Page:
Unpaid allowance: Protesting non academic workers shut down UI ….their demand is unrealistic – VC

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By; Bayo Akamo, Ibadan.

Members of the University of Ibadan chapter of the Non-Academic Staff Uenions (NASU) Wednesday grounded activities at the institution with protest over non-remittance of their deductions and unpaid agreed allowance.

The protest forced authorities of the Institution to suspend its planned matriculation ceremonies for the 2015/2016 academic session earlier scheduled for today Thursday.

It was learnt that the NASU members were protesting ‎against non-remittance of deductions from their salaries, and lack of democratic ethos from the University Management.

New Nigerian gathered that during the protest, the workers shut down all the entrance gates into the university forcing students and visitors into the Institution to treck to their various destinations.

The protesting workers stalled the orientation programme for the new students scheduled to hold at the International Conference Centre of the University by storming the venue and switched off the power supply to the hall.

On gaining entrance into hall, the protesting workers chased out all the students seated awaiting the commencement of the programme and also turned the chairs upside down.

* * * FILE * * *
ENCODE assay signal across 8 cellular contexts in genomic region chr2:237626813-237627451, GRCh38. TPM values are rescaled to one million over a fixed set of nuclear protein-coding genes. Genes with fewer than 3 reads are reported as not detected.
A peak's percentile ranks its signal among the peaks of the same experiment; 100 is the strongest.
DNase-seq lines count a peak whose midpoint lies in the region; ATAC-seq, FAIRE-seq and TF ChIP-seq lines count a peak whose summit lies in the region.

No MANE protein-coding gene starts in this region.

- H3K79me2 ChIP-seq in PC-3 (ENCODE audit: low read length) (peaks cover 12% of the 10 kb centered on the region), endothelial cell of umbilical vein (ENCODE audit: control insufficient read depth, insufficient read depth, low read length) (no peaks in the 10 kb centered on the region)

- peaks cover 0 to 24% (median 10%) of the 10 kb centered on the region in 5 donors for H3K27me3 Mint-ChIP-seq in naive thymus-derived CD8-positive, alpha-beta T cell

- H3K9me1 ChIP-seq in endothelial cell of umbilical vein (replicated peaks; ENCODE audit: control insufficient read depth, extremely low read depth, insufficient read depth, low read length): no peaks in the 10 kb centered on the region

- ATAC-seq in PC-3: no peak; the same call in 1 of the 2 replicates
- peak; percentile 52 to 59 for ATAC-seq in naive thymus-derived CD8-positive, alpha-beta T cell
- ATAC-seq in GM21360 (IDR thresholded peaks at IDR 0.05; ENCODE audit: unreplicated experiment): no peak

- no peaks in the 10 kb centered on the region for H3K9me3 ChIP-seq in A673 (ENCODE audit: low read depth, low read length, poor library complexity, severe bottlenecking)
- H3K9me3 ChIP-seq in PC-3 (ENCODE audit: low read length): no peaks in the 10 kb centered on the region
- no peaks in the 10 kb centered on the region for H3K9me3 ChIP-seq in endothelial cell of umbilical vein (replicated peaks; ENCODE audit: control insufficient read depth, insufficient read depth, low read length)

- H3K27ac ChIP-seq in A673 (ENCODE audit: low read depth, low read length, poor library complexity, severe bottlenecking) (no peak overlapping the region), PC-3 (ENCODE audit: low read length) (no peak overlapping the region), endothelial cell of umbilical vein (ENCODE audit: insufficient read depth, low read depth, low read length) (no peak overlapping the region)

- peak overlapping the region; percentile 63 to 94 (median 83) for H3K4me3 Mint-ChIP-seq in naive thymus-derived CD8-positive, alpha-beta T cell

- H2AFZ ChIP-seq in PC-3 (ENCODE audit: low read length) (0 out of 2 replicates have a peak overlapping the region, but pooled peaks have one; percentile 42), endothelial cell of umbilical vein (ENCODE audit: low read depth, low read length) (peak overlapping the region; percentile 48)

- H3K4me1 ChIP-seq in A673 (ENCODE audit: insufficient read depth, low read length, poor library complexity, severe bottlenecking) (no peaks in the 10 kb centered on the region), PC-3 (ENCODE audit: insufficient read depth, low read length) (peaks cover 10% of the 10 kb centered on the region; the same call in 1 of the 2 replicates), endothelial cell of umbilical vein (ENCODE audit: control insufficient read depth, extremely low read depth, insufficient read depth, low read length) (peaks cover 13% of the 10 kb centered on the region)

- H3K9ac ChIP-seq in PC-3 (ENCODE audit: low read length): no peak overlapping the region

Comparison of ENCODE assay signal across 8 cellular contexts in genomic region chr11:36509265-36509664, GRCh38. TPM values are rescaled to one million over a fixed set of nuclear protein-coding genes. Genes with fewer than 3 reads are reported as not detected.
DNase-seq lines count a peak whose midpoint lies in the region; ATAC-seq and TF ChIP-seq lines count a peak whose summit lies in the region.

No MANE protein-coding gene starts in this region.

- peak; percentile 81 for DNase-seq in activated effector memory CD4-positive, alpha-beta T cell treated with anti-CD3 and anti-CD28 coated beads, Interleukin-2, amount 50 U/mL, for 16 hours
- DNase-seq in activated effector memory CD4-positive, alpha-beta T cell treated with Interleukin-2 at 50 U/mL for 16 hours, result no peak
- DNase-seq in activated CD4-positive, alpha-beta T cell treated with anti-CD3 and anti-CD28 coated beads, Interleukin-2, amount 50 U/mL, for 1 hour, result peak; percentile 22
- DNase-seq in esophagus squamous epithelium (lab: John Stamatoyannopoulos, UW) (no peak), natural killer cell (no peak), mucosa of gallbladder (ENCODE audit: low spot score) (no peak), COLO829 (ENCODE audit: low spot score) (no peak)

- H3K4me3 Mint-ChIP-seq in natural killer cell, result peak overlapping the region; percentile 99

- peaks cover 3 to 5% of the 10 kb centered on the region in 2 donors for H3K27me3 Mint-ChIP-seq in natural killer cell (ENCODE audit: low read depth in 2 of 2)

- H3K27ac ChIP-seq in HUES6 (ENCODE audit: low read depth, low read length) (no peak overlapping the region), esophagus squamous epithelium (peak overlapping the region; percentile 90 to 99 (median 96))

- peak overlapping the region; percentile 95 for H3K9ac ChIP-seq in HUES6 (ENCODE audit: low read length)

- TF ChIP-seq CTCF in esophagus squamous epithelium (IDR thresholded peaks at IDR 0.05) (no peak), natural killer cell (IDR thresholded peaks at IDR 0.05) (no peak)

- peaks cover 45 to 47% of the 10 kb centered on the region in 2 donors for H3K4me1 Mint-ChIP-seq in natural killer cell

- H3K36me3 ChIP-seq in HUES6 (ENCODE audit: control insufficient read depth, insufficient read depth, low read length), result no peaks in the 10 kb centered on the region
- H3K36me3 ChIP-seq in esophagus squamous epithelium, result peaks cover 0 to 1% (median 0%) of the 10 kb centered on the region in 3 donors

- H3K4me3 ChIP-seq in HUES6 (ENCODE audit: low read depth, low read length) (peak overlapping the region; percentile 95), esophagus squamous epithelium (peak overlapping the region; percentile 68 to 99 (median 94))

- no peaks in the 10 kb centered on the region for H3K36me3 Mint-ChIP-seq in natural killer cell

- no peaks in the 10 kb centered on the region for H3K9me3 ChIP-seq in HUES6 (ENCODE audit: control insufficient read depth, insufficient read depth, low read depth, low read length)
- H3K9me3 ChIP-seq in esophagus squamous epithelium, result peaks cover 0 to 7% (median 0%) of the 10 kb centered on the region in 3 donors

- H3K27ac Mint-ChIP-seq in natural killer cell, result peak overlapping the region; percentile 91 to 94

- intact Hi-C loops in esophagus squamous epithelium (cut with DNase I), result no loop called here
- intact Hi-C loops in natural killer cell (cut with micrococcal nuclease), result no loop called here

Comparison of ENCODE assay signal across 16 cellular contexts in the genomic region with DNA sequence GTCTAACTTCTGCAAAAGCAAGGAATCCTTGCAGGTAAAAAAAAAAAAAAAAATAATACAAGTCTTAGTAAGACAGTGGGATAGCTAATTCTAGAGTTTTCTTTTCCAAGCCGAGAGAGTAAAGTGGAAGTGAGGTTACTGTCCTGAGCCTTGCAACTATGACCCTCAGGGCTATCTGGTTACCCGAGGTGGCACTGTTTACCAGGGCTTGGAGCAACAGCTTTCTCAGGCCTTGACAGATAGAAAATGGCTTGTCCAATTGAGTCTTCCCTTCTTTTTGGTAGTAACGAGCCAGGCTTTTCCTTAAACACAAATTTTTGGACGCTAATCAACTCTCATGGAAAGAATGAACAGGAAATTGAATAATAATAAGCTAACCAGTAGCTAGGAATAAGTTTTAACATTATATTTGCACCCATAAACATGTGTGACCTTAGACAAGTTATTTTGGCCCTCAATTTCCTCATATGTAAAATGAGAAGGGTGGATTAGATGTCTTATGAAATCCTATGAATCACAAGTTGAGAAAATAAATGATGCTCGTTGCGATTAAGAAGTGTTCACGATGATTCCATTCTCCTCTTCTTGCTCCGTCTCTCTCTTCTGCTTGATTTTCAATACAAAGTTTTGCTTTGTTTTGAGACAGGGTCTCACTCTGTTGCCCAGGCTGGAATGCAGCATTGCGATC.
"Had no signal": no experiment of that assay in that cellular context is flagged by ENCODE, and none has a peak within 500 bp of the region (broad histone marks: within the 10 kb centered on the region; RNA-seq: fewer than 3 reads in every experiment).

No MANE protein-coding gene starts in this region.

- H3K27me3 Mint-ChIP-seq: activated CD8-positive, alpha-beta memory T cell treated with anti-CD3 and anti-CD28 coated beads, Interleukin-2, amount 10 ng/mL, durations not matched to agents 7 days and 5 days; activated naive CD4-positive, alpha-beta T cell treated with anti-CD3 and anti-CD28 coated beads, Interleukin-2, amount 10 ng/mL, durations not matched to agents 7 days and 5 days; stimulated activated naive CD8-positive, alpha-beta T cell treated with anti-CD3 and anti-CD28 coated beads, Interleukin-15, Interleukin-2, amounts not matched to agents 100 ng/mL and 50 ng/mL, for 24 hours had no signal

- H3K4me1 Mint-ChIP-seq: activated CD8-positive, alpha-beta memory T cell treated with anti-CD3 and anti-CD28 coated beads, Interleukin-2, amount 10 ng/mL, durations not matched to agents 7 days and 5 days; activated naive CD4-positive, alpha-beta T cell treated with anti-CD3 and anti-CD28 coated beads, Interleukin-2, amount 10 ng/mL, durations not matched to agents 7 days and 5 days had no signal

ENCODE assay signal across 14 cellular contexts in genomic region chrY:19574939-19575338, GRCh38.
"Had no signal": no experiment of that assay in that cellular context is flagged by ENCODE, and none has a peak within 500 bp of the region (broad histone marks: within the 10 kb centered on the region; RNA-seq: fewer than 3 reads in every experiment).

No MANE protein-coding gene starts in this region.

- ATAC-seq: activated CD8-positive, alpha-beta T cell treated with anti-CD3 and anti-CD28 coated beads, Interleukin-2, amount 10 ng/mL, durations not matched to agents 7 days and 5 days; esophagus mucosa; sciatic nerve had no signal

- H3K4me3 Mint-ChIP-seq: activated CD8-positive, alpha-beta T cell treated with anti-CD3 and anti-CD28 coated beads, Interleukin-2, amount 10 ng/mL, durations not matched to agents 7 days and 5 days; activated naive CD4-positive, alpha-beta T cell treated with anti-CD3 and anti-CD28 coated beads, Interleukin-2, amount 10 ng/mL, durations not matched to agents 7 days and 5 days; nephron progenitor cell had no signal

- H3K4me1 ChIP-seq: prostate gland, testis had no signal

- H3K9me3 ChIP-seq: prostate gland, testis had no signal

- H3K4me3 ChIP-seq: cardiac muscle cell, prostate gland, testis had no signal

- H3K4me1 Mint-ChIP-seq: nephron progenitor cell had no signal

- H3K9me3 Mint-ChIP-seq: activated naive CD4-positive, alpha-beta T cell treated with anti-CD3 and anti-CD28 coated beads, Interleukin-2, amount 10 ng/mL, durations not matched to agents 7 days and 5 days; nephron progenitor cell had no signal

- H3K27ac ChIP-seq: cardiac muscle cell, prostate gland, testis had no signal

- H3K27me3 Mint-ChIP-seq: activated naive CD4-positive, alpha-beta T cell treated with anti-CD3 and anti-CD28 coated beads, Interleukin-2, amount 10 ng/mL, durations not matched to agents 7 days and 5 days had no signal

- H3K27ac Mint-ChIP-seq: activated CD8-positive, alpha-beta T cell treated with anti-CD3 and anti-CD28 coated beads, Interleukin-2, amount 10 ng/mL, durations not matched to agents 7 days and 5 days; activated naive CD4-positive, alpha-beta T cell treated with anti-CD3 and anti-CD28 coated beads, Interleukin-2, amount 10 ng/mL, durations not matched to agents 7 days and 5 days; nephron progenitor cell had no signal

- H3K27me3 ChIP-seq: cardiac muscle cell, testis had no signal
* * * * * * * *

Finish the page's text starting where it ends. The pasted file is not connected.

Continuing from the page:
Commenting on the protest by the workers, the Vice Chancellor, University of Ibadan, Professor Idowu Olayinka declared that the allowances being demanded for by the unions was about N76 million monthly which is outside the allocations to the university and unrealistic in view of the present financial strain facing the institution.

He said the university management has been transparent by announcing to all unions that the university is having a shortfall in its personnel cost since December 2015 making payment of some allowances difficult.

The Vice Chancellor noted that while the total personnel cost of the Institution “is about N932million monthly, the University received N663million in December, 2015 from federal government, and N782 million in January and February 2016 respectively.

Professor Olayinka while lamenting that it was unfortunate that the University finds itself in its present condition, urged federal government to assist the institution in meeting her needs in order to be focused on research, capacity building and development.

He however regretted that some of the new students got injured while trying to escape  from the orientation venue to avoid the protesting workers, saying, “it is better to have students of over 3,500 safe and sound than going ahead with the matriculation and risking their lives”.

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